1/3 cup of the Bob’s Red Mill protein powder has 7g of net carbs, but the same amount of Jay Robb has just one net carb. You can make good pancakes with pretty much any protein powder, but if you want to go very, very low carb and make an Angel Food cake, splurge for the Jay Robb. The Jay Robb makes delicious pancakes too..!
Keto Chocolate Sheet Cake
- Ingredients: Almond flour, coconut flour, protein powder, erythritol (Swerve brand), baking powder, butter, cocoa powder, eggs, vanilla extract, cream, salt, pecans
- Stats: 2.5g carbs, 182 calories per slice. (Of course, it’s hard to have just one slice..!)
Ever since I was a child, my mom has made a delicious chocolate sheet cake that she called “20 Minute Cake.” It’s a moist, rich cake with a texture not quite as dense as a brownie. About two months into our low-carb life, I was really missing chocolate cake in a big way. I started browsing chocolate sheet cake recipes to see what substitutes I could make to re-create this delicious cake.
Fortunately, another low-carb blogger nailed this cake, from taste to texture. It didn’t last three days in our house, because the kids ate it too and said it tasted “just like Grandma’s,” which is always the best compliment, isn’t it?
This recipe calls for xanthan gum in the chocolate glaze. I left it out because mom’s family recipe didn’t need it, and neither did this version of the cake. Any protein powder that’s low-carb friendly works with this cake too — I used some chocolate as we already had that in the house.
Keto Peanut Butter Cookies
- Ingredients: Natural peanut butter, erythritol (Swerve brand), egg
- Stats: 2g net carbs and 105 calories per cookie
Peanut butter cookies are already simple, 3-ingredient specialties, but swap the sugar for powdered Swerve, and you get a perfect low-carb peanut buttery treat. Remember to get peanut butter with no added sugar — I used Jewel-Osco’s Open Nature brand.
You should also make a double batch, because your children will not care that these are supposed “diet cookies” and will be snapping them up too. I speak from experience.
Keto Chocolate Mug Cake
- Ingredients: Cocoa powder, erythritol (Swerve brand), egg, cream, vanilla extract, baking powder, salt
- Stats: 4g carbs and 173 calories per cake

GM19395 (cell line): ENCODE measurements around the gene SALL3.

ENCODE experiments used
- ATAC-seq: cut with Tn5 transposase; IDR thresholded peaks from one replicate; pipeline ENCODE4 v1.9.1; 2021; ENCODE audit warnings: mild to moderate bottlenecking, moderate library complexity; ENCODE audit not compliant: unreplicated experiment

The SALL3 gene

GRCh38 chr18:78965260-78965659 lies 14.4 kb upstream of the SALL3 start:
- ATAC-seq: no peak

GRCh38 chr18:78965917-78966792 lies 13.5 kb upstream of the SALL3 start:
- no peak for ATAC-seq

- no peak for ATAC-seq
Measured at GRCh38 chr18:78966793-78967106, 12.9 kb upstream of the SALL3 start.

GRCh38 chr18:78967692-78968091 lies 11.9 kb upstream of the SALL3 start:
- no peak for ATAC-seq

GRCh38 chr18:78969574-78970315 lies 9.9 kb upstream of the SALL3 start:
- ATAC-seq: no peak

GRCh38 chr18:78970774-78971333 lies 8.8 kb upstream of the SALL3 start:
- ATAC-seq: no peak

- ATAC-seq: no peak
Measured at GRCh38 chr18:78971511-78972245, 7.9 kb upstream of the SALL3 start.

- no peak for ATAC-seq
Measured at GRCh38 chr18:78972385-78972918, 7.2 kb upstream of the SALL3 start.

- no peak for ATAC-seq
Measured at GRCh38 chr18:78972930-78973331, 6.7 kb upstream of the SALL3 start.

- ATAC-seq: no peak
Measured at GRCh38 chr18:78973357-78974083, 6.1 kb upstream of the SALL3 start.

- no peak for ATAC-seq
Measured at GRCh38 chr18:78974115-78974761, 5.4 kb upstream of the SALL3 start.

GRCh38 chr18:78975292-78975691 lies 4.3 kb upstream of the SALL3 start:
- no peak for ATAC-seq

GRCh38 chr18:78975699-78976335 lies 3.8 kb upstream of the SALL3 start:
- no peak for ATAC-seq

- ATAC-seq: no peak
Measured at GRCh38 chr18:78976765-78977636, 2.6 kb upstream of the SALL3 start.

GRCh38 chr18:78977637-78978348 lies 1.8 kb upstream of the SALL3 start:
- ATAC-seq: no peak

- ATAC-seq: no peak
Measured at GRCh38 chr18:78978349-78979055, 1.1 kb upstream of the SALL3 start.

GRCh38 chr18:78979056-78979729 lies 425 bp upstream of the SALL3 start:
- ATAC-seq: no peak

I’ll wrap this list up with the first Keto dessert I ever made — a mug cake. Just look at this delicious thing — there’s no flour of any kind in there at all! Whipping an egg into a frenzy causes the cake to rise like a traditional chocolate cake — but it’s sized just for one person.
The recipe I use is for a lava cake, but I don’t like runny centers in anything, so I bake mine a little bit longer. The recipe includes microwave directions too, but the texture of the cake baked in the oven is worth the 15 minutes it takes to bake. There’s just enough room in the top of the mug too for a scoop of low-carb ice cream.
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So the fact that I cannot tolerate artificial sweeteners is going to be a problem for me going Keto, isn’t it?
Coupon Maven says
I’m not consuming -any- artificial sweeteners as I avoid them too. The only sweeteners I’m consuming are erthryritol, stevia, and sorbitol — all of which are natural.
I appreciate all of your advice. Even those sweeteners scare me. I get horrendous headaches from Aspartame, Splenda, etc. I may go ahead and try Keto but I might have to forego any sweeteners. The crackers and other snacky options you posted might have to be what gets me through. Is honey an option at all for Keto or is it to be avoided just like sugar? Thank you for all the tips and advice posted.
Coupon Maven says
Honey is out. Nearly all natural sugars are out because they are so high in carbs.
None of the sweeteners I mentioned are artificial, or I would not be using them at all — do some research and see what might work for you. My favorite is the erthryritol — it’s found naturally in pears. Monkfruit sweetener is another good option that’s pretty low carb. The pancake syrup I use is made from monkfruit.
Thanks for the advice!
Almond flour can be so expensive. I started making my own in my blender. I think 10 oz of almonds will make ~2 cups almond meal. Just be sure not to blend too much or your’ll get almond butter.